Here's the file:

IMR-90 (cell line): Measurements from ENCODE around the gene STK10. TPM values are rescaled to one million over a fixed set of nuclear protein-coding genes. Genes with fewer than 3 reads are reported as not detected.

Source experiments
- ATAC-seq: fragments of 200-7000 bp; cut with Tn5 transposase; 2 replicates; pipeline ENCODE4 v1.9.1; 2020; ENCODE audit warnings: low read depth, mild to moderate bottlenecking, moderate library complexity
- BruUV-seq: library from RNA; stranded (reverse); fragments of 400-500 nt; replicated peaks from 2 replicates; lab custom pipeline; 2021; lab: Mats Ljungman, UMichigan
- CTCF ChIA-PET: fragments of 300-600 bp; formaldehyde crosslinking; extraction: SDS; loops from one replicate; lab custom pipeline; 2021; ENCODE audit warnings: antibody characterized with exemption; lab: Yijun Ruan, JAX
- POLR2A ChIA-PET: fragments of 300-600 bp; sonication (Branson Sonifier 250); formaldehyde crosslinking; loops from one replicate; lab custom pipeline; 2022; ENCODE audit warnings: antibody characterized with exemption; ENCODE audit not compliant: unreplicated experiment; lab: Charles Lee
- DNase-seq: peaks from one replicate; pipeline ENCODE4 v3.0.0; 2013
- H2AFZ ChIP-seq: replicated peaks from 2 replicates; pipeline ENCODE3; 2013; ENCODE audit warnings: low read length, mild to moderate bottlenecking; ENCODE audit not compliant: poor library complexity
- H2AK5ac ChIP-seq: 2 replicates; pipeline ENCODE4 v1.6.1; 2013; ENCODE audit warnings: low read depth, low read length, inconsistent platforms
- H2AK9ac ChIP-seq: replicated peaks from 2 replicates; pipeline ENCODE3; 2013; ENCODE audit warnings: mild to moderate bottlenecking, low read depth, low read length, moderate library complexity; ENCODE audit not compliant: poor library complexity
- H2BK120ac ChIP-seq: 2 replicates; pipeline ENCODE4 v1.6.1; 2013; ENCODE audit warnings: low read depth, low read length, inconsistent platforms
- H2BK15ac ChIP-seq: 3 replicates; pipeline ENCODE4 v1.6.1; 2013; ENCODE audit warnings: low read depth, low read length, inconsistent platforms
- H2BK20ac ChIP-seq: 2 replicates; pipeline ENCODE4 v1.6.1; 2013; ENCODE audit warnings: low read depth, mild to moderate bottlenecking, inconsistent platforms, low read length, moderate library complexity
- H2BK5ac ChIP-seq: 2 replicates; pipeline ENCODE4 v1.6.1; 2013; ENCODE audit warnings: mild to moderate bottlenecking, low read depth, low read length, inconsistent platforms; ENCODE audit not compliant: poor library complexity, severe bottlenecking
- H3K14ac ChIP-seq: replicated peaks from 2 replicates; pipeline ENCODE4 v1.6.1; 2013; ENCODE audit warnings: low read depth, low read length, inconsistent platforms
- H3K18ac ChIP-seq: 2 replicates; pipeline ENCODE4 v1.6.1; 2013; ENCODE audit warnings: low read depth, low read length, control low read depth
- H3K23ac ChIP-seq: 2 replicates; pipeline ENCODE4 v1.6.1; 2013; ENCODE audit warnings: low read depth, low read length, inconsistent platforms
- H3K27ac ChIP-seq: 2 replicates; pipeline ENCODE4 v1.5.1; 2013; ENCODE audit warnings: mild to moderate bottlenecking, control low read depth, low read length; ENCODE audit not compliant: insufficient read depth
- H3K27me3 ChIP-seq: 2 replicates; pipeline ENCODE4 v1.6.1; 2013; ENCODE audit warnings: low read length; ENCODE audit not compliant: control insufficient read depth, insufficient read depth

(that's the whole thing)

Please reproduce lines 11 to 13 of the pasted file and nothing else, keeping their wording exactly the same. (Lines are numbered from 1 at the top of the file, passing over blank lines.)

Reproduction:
- H2BK120ac ChIP-seq: 2 replicates; pipeline ENCODE4 v1.6.1; 2013; ENCODE audit warnings: low read depth, low read length, inconsistent platforms
- H2BK15ac ChIP-seq: 3 replicates; pipeline ENCODE4 v1.6.1; 2013; ENCODE audit warnings: low read depth, low read length, inconsistent platforms
- H2BK20ac ChIP-seq: 2 replicates; pipeline ENCODE4 v1.6.1; 2013; ENCODE audit warnings: low read depth, mild to moderate bottlenecking, inconsistent platforms, low read length, moderate library complexity